Well, the lack of pro wasn't the last surprise the pea pod had for me. It turns out that the crux isn't the bulge, but the pod itself. Body-jamming doesn't help one bit, because the pod ends and at some point one has to go over the bulge and, thus, leave the pod. There are some jams, but they go in the wrong direction. Ordinarily, when laying back on a diagonal or horizontal crack, one's back is facing the ground. It's just easier to hang on one's arms that way. But all the hand holds suggested the layback was in the other direction, with me facing down, straight down, all the way down. Did I mention the barn-door feeling? Imagine walking across a balance beam. Now imagine walking across a balance beam propped at a 45-degree angle. Would you rather climb it like a pole, from below with your hands and feet wrapped over the top? Or would you rather climb it like a slick ramp with your body bent over so that your hands were only a foot or so above your feet? This was the boldest trad move I've ever done. I had no clue what the holds were like above the bulge, no clue if I was going to be able to shift my body weight in the complete opposite direction at the top of the pod (as the holds suggested I was going to have to do), and I had no clue if my last piece was as good as I hope it was. This felt like three, stiff, bouldery, layback moves where my abs and thighs were as stiff as I've ever had them throughout the duration of the moves. I kept telling myself to breathe, to calm down, to just go, go, go. And I did. I saw the change-in-body-position hold and went for it. If I grabbed it then I was home free. I could see the bulge at that point, and could see that there were huge jugs waiting for me. The bulge wasn't the crux after all. The pod was, but if I missed it then I was going. And I wasn't sure what that meant. I wasn't sure I wanted to know. I took three, quick, deep breaths and grabbed. My body twisted out of position. My feet started to give way, and I felt the barn-door whip my hips downward. But somehow I held on, and within a split second I lunged for the jugs above and soon after found myself at the anchors. A huge yelp erupted from within my chest and, just as it was about to bellow out, I held it in and thought, act like you've been there and you'll be a better man for it later.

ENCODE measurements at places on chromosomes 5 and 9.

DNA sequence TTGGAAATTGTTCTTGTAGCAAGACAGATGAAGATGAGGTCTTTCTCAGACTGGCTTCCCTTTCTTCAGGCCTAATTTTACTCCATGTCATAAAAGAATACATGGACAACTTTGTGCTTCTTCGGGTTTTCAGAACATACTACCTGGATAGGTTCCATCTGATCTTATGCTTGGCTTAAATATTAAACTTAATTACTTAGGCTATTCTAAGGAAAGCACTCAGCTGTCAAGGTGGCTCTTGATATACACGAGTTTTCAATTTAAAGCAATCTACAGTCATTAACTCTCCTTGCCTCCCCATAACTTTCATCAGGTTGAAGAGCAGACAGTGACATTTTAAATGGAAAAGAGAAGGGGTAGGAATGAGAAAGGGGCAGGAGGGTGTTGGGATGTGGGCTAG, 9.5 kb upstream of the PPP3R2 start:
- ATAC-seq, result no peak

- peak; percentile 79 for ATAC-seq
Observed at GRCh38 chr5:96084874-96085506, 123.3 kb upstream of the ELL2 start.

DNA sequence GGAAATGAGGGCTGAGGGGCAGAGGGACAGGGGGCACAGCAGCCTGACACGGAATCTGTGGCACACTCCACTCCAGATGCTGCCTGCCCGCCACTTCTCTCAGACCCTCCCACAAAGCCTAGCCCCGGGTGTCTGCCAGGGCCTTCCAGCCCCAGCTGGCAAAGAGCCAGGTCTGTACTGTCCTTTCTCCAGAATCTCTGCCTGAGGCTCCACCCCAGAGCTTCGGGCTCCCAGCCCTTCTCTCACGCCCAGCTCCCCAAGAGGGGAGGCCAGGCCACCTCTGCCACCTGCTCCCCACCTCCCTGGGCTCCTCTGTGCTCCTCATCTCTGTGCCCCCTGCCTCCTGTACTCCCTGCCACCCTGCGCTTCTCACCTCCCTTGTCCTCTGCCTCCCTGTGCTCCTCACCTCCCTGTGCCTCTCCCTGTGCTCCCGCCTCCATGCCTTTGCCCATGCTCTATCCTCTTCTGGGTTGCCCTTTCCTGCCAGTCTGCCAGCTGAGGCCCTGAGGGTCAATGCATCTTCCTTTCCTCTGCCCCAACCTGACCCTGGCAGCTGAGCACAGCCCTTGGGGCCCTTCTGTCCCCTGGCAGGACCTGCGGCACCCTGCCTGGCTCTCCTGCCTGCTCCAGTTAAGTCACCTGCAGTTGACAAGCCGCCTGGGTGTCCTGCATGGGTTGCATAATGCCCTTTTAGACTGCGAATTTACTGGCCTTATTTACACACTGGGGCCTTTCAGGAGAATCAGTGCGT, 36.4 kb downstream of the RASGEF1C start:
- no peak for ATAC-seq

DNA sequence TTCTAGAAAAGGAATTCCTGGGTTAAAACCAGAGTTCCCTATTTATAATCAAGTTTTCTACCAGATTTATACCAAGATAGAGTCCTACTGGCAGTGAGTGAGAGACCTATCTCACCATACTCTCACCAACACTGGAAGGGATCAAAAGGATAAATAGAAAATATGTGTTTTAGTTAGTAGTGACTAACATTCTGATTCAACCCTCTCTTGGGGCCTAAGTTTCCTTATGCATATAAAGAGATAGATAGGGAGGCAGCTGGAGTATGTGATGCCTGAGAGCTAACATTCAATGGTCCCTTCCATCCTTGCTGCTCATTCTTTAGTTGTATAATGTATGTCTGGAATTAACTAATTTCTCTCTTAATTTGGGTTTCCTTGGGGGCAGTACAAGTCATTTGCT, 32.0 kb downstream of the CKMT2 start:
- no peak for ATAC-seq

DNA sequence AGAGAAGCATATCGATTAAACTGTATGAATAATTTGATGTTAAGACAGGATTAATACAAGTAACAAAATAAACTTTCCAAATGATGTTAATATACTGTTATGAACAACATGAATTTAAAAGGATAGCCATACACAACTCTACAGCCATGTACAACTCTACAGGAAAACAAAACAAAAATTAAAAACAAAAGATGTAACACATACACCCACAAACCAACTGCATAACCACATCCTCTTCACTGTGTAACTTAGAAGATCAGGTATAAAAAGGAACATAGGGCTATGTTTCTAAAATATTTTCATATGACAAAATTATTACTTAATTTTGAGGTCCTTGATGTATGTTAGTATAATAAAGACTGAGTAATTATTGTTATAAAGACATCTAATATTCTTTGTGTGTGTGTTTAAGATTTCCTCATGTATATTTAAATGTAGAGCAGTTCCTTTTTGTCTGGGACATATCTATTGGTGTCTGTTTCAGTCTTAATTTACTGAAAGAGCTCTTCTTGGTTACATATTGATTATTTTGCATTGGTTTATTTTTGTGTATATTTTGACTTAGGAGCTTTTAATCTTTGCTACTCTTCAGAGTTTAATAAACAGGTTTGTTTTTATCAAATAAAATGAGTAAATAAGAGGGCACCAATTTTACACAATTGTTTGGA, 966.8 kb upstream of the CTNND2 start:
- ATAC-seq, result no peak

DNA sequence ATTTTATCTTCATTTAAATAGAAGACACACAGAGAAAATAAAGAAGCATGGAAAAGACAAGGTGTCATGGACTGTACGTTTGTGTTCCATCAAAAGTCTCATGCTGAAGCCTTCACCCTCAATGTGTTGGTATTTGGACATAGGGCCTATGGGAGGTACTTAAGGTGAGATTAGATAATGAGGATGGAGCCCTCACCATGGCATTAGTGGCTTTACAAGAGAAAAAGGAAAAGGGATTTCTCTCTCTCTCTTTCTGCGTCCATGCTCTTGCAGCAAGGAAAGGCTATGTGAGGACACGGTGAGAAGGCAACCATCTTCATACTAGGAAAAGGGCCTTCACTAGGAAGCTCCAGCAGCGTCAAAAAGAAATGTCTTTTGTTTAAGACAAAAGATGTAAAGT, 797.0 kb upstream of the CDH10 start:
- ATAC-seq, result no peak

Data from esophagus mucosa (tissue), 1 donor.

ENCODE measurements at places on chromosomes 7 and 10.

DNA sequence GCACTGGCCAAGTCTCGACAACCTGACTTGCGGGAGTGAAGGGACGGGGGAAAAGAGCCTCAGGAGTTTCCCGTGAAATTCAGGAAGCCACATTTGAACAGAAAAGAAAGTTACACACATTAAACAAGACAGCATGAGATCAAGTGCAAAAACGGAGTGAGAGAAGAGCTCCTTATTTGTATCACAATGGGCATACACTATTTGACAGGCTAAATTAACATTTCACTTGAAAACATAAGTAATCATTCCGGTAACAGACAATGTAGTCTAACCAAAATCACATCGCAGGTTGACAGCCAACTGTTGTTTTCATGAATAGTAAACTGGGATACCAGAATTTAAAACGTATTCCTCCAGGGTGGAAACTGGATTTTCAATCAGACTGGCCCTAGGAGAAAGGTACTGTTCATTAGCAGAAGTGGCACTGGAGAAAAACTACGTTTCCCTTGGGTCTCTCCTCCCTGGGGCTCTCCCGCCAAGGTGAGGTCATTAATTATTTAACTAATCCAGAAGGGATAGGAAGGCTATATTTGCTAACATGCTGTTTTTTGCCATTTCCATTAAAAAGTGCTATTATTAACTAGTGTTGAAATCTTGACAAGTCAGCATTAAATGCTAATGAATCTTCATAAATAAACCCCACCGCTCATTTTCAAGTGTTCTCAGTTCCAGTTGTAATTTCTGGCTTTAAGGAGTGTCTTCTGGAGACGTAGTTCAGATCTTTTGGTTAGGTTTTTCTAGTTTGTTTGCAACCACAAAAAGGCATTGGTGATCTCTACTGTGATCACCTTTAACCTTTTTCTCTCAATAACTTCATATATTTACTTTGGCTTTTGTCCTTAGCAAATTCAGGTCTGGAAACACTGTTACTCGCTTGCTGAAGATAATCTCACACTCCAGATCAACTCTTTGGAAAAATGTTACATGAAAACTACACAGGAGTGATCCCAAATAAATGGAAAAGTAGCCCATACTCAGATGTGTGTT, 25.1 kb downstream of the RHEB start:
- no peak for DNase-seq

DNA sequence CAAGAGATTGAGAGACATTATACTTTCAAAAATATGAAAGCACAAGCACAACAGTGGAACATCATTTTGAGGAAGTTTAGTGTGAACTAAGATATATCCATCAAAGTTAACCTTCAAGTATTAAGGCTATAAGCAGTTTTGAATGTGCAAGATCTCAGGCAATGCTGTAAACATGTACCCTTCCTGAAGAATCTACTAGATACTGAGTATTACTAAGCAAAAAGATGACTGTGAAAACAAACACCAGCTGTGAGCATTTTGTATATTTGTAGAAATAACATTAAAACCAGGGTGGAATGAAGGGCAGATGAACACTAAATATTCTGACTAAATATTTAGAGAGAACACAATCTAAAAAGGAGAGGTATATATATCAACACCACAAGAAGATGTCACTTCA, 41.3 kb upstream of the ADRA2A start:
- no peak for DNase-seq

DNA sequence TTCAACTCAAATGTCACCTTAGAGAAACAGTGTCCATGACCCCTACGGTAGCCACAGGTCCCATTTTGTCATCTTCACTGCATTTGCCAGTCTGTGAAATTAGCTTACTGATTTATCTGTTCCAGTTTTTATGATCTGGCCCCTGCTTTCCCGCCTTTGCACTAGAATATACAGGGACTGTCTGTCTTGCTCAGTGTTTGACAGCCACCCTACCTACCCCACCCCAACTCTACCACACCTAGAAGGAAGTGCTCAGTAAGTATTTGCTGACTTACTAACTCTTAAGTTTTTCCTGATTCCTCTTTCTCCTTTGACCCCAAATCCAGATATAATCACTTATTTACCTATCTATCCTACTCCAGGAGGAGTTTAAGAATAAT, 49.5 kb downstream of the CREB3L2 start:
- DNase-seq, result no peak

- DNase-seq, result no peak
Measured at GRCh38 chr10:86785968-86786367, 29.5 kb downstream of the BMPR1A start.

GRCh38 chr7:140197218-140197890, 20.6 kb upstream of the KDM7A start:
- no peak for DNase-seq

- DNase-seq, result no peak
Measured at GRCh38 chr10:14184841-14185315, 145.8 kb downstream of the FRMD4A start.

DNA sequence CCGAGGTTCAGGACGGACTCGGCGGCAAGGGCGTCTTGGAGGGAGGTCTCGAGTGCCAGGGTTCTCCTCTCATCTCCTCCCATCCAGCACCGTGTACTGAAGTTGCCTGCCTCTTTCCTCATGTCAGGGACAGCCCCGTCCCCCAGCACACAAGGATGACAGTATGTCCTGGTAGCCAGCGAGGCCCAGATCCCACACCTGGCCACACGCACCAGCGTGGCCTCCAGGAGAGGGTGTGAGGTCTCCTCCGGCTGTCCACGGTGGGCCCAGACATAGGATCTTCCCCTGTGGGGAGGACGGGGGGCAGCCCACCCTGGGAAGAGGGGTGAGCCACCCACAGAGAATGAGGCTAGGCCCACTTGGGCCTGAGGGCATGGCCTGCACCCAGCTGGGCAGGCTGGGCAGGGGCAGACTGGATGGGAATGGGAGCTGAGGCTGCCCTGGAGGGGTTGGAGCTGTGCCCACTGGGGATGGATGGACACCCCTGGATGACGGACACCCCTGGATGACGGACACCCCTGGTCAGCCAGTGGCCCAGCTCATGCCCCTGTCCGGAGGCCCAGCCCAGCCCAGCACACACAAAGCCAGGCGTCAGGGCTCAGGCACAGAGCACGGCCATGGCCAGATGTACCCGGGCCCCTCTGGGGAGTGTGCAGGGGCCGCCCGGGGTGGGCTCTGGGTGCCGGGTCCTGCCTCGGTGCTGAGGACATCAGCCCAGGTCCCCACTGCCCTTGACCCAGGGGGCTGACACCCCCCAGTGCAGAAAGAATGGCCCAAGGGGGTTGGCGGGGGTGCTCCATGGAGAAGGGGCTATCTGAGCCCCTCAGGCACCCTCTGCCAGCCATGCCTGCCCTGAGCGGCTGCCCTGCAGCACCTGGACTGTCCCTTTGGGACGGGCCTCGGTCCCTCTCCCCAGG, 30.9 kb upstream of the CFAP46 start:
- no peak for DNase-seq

I did admit to "Tattoo" that I was afraid later on, but that was OK at that point. I didn't care. I had once again conquered my fears and was stronger for doing so. I'm still happy about it.

Rappel